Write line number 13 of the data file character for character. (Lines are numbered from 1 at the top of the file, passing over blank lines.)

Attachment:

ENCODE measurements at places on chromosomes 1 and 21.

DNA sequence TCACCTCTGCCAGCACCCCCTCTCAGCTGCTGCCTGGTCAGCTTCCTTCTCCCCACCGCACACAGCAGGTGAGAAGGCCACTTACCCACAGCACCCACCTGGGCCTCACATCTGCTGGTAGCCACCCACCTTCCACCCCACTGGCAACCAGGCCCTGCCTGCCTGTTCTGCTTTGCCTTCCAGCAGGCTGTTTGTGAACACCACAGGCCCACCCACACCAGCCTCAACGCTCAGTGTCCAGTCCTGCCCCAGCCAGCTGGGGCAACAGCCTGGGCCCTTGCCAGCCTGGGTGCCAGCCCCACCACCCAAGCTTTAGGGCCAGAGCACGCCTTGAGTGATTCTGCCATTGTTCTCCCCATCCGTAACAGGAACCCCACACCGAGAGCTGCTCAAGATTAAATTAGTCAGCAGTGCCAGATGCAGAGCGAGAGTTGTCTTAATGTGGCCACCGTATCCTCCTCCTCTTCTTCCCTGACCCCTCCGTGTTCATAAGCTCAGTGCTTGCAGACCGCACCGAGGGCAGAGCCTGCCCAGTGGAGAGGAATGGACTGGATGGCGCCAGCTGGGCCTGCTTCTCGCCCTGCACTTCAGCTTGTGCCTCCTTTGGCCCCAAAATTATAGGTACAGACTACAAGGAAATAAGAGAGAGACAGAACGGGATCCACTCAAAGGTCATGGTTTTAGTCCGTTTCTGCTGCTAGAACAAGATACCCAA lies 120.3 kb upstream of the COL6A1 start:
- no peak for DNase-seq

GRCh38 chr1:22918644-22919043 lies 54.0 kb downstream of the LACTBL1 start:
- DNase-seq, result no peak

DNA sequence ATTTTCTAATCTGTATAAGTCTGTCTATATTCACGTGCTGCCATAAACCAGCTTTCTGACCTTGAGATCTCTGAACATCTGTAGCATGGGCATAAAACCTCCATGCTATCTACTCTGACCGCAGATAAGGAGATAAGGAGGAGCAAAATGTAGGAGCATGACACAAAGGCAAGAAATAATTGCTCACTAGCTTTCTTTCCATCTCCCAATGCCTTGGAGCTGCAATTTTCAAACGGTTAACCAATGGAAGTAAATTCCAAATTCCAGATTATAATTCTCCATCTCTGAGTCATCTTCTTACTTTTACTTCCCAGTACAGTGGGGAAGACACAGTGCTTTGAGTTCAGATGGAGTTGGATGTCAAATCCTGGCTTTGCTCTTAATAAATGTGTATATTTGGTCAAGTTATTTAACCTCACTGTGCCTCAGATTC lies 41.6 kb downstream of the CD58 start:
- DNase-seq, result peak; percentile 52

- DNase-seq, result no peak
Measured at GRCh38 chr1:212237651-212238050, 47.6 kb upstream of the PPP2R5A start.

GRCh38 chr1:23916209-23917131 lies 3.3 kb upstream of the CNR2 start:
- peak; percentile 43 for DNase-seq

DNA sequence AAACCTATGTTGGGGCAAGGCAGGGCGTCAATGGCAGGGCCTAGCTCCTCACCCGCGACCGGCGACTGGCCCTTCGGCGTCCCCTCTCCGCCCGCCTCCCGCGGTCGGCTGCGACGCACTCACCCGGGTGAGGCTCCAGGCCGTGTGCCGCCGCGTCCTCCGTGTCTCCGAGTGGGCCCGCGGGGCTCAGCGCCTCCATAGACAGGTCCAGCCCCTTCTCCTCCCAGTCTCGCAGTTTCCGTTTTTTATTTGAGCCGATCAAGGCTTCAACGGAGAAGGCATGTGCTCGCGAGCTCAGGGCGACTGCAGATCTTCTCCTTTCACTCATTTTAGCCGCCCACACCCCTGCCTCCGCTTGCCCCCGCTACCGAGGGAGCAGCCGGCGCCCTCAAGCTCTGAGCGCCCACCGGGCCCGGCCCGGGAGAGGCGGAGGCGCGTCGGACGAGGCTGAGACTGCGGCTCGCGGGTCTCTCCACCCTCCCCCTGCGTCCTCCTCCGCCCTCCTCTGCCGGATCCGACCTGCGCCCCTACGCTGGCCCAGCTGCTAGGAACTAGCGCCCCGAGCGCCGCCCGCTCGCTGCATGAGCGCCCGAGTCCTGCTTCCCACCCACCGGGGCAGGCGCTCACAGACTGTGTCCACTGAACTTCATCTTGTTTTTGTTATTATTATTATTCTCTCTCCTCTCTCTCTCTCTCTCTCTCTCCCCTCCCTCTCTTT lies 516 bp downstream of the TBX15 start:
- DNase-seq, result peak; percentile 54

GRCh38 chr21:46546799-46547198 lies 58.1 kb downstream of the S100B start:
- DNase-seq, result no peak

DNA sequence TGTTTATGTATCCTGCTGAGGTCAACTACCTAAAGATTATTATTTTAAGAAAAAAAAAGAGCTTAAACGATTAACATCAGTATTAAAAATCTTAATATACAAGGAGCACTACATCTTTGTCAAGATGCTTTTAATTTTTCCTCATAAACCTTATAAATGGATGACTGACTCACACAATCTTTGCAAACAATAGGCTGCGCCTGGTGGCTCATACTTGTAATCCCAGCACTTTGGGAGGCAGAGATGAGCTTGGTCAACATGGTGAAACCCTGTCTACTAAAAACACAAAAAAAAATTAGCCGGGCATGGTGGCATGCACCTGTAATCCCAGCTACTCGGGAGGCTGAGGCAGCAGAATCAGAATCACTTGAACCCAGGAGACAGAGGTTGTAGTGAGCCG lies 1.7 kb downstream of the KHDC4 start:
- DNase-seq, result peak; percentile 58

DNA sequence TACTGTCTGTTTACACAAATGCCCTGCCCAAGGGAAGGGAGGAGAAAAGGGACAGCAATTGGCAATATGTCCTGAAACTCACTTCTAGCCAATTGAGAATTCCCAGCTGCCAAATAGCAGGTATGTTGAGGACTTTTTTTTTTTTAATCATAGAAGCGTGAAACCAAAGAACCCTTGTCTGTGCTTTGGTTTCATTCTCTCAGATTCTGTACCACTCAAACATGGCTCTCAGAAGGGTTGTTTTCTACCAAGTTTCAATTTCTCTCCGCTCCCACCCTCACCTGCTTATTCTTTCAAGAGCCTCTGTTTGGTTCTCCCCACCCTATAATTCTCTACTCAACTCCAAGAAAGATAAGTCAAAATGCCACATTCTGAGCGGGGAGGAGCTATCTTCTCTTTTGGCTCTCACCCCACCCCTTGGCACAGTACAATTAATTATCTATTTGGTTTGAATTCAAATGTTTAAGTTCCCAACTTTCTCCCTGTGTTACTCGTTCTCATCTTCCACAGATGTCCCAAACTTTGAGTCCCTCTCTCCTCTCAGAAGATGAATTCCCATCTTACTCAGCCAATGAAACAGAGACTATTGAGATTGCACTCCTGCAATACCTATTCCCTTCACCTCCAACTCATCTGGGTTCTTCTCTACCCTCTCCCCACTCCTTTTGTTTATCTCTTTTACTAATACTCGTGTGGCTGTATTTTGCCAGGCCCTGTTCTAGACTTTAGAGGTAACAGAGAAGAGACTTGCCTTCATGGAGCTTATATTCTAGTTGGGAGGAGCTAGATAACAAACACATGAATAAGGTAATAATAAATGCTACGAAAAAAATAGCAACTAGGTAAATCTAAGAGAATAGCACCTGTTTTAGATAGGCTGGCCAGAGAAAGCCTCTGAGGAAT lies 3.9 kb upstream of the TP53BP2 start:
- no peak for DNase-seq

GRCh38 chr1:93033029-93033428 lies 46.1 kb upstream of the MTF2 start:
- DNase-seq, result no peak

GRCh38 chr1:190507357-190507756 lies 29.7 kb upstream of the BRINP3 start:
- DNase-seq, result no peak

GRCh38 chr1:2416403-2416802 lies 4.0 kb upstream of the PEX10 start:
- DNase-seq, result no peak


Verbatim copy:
- DNase-seq, result peak; percentile 54